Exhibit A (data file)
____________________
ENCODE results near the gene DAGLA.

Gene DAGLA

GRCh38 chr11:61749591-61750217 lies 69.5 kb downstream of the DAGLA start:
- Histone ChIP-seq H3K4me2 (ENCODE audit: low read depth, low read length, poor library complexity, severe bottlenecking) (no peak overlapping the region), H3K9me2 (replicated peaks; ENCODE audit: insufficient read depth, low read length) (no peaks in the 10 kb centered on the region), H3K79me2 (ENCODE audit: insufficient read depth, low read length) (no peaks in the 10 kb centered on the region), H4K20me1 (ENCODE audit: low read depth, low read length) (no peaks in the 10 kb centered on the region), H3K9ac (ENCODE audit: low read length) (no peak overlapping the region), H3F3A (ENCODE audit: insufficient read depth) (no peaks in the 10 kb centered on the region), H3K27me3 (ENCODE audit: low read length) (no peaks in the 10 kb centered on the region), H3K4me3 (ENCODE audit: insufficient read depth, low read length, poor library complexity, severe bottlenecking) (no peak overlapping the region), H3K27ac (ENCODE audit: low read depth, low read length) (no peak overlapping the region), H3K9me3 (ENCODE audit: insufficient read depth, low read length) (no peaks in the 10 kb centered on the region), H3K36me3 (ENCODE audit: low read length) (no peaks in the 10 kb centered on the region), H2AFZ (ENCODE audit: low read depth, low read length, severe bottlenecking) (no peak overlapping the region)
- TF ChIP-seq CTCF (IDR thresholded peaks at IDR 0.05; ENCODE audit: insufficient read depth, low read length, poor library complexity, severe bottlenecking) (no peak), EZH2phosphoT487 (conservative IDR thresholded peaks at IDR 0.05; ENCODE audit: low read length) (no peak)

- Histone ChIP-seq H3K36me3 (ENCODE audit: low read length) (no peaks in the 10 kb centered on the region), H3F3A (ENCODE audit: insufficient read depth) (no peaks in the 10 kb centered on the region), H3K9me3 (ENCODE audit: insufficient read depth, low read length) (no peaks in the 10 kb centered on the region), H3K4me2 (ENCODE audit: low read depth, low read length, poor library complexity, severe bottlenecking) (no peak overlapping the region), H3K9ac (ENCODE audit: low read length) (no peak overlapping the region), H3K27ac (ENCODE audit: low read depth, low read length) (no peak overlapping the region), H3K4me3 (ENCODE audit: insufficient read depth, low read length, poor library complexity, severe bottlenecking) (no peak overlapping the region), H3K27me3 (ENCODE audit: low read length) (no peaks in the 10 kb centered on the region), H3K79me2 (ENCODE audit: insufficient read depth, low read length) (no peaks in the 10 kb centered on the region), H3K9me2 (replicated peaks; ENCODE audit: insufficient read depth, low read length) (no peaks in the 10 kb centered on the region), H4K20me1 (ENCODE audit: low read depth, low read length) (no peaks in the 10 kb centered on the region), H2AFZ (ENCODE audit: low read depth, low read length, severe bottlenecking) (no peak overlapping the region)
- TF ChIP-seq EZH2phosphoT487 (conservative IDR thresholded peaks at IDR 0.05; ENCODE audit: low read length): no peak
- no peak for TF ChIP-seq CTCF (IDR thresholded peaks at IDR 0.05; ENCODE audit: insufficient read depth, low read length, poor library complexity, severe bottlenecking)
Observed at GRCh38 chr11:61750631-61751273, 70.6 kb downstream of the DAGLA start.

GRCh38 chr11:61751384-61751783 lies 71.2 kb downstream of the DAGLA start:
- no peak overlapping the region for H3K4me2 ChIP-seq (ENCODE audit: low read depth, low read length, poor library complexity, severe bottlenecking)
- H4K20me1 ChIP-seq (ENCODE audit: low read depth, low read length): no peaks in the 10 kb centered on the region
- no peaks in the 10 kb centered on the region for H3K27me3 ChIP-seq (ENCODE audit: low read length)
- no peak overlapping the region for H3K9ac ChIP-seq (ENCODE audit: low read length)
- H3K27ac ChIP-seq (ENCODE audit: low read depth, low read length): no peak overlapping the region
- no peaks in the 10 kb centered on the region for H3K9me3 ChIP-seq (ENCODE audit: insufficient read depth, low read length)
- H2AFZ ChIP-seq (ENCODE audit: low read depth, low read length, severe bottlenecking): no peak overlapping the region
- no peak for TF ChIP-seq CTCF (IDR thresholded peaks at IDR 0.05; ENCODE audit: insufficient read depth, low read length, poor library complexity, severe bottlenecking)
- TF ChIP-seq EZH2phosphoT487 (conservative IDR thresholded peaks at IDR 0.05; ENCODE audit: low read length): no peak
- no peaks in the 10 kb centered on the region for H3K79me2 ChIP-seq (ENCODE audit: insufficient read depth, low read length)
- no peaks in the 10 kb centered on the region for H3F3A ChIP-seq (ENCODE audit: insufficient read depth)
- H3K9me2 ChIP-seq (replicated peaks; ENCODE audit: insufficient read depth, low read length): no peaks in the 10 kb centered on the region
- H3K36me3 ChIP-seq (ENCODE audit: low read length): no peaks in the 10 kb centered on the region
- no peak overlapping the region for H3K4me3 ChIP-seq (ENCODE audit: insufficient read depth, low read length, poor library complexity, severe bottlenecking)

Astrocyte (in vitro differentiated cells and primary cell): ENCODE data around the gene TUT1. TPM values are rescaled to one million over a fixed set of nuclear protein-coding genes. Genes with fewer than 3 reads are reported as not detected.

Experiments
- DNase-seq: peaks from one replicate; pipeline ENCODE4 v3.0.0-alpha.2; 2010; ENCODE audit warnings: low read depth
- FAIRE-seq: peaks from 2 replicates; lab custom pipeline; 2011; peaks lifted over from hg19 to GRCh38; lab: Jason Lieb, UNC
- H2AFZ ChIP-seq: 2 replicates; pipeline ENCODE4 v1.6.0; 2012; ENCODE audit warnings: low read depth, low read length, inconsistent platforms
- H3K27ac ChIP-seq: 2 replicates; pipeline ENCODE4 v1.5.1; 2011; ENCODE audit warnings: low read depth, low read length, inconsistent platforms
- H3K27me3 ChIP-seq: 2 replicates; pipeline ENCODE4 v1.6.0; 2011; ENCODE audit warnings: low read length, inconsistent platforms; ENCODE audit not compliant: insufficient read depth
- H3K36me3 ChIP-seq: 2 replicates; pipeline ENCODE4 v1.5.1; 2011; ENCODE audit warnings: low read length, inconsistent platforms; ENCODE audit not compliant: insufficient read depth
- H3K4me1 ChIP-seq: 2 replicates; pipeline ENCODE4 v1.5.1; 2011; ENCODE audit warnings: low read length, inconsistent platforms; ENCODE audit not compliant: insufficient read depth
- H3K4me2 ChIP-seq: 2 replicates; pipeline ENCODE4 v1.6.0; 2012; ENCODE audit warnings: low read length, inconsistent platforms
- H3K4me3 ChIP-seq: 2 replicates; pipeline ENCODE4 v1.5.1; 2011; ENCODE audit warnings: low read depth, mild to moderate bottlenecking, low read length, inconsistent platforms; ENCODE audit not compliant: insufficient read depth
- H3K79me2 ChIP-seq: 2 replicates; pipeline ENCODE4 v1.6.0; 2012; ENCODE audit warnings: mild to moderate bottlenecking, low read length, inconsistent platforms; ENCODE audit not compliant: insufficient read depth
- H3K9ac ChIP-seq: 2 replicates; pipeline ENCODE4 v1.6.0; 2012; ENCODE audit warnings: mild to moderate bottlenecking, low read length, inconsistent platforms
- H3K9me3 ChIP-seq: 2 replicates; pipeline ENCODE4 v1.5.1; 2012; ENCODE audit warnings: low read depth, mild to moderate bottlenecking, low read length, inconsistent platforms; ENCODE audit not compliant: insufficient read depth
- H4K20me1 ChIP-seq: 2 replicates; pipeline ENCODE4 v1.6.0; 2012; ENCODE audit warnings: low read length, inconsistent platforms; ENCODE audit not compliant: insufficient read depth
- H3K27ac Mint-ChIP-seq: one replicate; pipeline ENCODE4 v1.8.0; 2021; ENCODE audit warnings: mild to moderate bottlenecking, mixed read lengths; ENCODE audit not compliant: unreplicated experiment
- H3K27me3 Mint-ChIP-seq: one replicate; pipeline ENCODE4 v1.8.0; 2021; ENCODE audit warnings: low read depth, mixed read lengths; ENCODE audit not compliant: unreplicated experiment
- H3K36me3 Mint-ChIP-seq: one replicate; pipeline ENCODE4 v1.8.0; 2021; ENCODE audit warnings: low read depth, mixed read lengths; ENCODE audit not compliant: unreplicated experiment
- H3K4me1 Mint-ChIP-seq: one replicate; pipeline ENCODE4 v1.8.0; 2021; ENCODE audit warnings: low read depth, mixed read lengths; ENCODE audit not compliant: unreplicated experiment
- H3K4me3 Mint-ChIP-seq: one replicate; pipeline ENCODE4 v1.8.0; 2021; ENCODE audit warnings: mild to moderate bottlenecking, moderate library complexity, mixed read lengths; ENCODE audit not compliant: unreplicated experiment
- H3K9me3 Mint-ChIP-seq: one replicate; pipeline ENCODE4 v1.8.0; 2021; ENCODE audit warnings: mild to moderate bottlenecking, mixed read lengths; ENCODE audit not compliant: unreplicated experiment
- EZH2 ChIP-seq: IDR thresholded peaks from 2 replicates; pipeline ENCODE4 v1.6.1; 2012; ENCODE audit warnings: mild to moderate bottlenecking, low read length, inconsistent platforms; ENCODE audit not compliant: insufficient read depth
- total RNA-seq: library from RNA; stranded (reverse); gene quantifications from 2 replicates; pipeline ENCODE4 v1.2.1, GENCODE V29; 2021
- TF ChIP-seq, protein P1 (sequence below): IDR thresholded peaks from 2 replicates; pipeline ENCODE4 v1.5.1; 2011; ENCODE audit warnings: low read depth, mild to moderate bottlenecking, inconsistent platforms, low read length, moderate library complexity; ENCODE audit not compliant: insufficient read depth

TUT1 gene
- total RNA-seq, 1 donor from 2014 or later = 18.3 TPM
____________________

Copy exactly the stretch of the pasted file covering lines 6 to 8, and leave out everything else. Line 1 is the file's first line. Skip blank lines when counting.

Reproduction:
- Histone ChIP-seq H3K36me3 (ENCODE audit: low read length) (no peaks in the 10 kb centered on the region), H3F3A (ENCODE audit: insufficient read depth) (no peaks in the 10 kb centered on the region), H3K9me3 (ENCODE audit: insufficient read depth, low read length) (no peaks in the 10 kb centered on the region), H3K4me2 (ENCODE audit: low read depth, low read length, poor library complexity, severe bottlenecking) (no peak overlapping the region), H3K9ac (ENCODE audit: low read length) (no peak overlapping the region), H3K27ac (ENCODE audit: low read depth, low read length) (no peak overlapping the region), H3K4me3 (ENCODE audit: insufficient read depth, low read length, poor library complexity, severe bottlenecking) (no peak overlapping the region), H3K27me3 (ENCODE audit: low read length) (no peaks in the 10 kb centered on the region), H3K79me2 (ENCODE audit: insufficient read depth, low read length) (no peaks in the 10 kb centered on the region), H3K9me2 (replicated peaks; ENCODE audit: insufficient read depth, low read length) (no peaks in the 10 kb centered on the region), H4K20me1 (ENCODE audit: low read depth, low read length) (no peaks in the 10 kb centered on the region), H2AFZ (ENCODE audit: low read depth, low read length, severe bottlenecking) (no peak overlapping the region)
- TF ChIP-seq EZH2phosphoT487 (conservative IDR thresholded peaks at IDR 0.05; ENCODE audit: low read length): no peak
- no peak for TF ChIP-seq CTCF (IDR thresholded peaks at IDR 0.05; ENCODE audit: insufficient read depth, low read length, poor library complexity, severe bottlenecking)